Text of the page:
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Four more Treaty 8 nations sign land use agreement

Agreement attempts to balance economic development with Crown obligations to treaty
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Fort Nelson First Nation Chief Sharleen Gale (centre) and Doig River First Nation Chief Trevor Makadahay meet with provincial ministers to sign agreements agreements addressing cumulative impacts of industrial development in Northeast B.C.

Four more First Nations belonging to Treaty 8 have signed an agreement with the province on a land and resource use agreement for northeastern B.C.

Earlier this week, the province announced an agreement with the Blueberry River First Nation that will limit industrial development like forestry and oil and gas extraction in the First Nations traditional territory to address the cumulative impacts that constituted a breach of treaty rights.

The Blueberry River First Nation are in the Fort St. John area, which is in the heart of B.C. Montney natural gas play in Northeastern B.C.

The agreement was a result of consultations that took place after the BC Supreme Court found that decades of industrial development in the Blueberry River First Nations’ traditional territory constituted a breach of treaty rights.

The Blueberry River First Nation are among the few indigenous groups in B.C. to ever sign an historical treaty. The rest of B.C. remains largely unceded through historical treaties, though a few modern-day treaties have been signed over the last three decades. Treaty 8 covers a vast area of northern Saskatchewan, Alberta, and the northeast corner of B.C.

The agreement with the Blueberry River First Nation will have impacts on industries like forestry and oil and gas extraction, but at least gives industry and government some certainty over what can and cannot occur in the First Nations’ traditional territory.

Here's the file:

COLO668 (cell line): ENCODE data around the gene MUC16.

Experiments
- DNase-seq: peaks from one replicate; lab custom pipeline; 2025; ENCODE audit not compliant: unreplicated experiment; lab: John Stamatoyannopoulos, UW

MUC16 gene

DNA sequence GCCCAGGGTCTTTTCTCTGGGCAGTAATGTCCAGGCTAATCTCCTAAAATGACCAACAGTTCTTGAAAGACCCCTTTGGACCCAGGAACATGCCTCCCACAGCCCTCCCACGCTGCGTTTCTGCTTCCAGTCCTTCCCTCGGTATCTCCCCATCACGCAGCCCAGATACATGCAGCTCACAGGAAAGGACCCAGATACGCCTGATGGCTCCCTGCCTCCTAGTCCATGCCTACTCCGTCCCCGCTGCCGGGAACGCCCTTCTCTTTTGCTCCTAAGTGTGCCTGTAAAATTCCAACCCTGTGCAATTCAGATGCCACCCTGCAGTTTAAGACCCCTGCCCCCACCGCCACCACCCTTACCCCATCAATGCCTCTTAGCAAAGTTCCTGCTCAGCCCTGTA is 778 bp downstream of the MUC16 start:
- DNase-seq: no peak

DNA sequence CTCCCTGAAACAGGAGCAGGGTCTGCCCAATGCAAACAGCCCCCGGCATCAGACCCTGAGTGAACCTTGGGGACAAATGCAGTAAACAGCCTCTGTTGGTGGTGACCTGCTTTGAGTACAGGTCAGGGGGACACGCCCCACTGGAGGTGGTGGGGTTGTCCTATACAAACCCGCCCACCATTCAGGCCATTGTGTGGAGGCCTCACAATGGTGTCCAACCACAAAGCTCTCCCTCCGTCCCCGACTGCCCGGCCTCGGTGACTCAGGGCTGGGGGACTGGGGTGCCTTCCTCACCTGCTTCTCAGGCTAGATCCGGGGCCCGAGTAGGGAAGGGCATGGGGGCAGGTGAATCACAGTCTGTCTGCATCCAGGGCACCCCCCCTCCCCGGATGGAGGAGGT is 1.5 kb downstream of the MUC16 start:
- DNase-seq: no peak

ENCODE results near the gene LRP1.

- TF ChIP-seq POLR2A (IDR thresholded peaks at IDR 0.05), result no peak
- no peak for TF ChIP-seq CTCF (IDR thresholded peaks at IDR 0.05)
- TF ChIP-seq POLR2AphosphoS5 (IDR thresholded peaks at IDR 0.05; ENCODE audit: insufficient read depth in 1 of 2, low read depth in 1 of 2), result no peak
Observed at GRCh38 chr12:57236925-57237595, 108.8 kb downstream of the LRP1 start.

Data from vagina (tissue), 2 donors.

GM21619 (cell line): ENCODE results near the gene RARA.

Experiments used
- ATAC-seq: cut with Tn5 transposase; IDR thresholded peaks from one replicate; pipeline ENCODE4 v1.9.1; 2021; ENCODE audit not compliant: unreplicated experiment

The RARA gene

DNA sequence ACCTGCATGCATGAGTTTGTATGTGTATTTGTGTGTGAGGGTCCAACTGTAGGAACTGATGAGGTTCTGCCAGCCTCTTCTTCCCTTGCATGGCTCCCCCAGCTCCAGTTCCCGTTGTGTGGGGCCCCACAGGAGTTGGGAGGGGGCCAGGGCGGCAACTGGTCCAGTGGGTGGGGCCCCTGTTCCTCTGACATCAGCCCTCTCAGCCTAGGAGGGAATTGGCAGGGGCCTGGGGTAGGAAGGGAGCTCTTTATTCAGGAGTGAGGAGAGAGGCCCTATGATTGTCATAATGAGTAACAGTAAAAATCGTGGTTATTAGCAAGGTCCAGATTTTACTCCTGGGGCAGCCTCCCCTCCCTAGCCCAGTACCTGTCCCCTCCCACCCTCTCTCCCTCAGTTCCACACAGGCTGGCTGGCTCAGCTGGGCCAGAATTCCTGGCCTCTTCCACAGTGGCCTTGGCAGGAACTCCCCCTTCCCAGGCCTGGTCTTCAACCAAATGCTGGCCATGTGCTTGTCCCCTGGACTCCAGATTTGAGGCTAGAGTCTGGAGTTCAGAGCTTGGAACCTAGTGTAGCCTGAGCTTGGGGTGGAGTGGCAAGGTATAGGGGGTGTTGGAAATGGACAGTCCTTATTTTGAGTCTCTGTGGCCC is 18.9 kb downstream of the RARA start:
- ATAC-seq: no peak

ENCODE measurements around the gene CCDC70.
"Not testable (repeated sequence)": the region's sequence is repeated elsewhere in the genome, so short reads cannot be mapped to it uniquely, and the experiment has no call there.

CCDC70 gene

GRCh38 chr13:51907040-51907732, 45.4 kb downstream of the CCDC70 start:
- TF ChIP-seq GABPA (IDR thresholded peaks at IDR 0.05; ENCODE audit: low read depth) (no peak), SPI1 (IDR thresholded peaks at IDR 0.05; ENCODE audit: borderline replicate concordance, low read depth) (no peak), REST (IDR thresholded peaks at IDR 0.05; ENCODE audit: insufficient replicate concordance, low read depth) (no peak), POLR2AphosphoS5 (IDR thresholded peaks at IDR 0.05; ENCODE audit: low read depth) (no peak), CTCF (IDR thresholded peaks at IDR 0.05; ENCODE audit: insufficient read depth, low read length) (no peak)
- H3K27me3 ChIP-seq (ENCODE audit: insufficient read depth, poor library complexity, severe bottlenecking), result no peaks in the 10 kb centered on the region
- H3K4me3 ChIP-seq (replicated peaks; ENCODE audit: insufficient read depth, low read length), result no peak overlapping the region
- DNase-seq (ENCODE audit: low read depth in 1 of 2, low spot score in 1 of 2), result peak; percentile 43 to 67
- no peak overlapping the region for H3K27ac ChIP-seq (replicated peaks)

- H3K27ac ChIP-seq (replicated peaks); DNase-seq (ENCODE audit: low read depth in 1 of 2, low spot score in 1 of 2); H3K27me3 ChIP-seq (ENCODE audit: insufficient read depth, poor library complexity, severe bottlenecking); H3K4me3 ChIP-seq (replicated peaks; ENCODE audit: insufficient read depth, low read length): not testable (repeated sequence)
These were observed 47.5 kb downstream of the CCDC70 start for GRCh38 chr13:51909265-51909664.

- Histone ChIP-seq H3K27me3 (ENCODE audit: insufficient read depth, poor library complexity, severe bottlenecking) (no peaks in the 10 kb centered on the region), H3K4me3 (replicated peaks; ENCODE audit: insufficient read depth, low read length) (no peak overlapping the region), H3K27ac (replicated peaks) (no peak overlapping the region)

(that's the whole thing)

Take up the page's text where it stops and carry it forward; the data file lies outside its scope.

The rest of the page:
On Friday, the B.C. government announced four more Treaty 8 First Nations in northeastern B.C. have also now signed a consensus agreement on land and resource use: the Doig River, Halfway River, Fort Nelson, and Saulteau First Nations.

The consensus agreement sets out the parameters for upholding treaty rights, addressing environmental impacts through restoration, and supporting “responsible resource development and economic activity in the northeast.”

"For many years our treaty rights have been neglected and discounted, and our treaty lands and our communities have been fragmented by the cumulative impacts of poorly planned land-use decisions,” said Chief Justin Napoleon of the Saulteau First Nation.

“This new agreement shows that this government intends to work with us to find new ways for co-management and true partnership. We believe that we can protect environmental and cultural values, and support communities through better planning for long-term and sustainable economic activity."

"The consensus document offers a new way of working together based on ongoing relationships, not one-off transactions,” said Josie Osborne, minister of Energy, Mines and Low Carbon Innovation.

“It sets a collective table over a larger, shared First Nations territory to discuss interests in healing the land, protection of treaty rights, and in development activities and economic opportunities.This is the way of the future for natural-resource development in British Columbia, and it will build greater certainty and stability across the landscape for British Columbians and industry.”

Given that Treaty 8 First Nations occupy the natural gas producing region of northeastern B.C., the Blueberry River court decision caused some uncertainty for the oil and gas sector and nascent LNG industry.

A number of permits were held in abeyance, pending the negotiations between the province and Treaty 8 nations.

The oil and gas industry appears to be greeting this week's announcements with some relief and optimism.

"Tourmaline is pleased with this new framework for oil and gas development that will create significant prosperity for the people and the province, for Blueberry River First Nations and all the Treaty 8 First Nations of B.C., and for industry," said Michael Rose, CEO of Torumaline Oil (TSX:TOU), one of the biggest natural gas producers in B.C.

"CAPP and our members appreciate the diligent efforts of the Province of B.C. and the Doig River, Halfway River, Fort Nelson and Saulteau First Nations to reach this detailed agreement," said Lisa Baiton, CEO of the Canadian Association of Oil Producers (CAPP).

"This, along with the Blueberry River First Nations agreement, is a positive step forward. We are looking forward to gaining a better understanding of the details within the agreements."

nbennett@biv.com

@nbennett_biv

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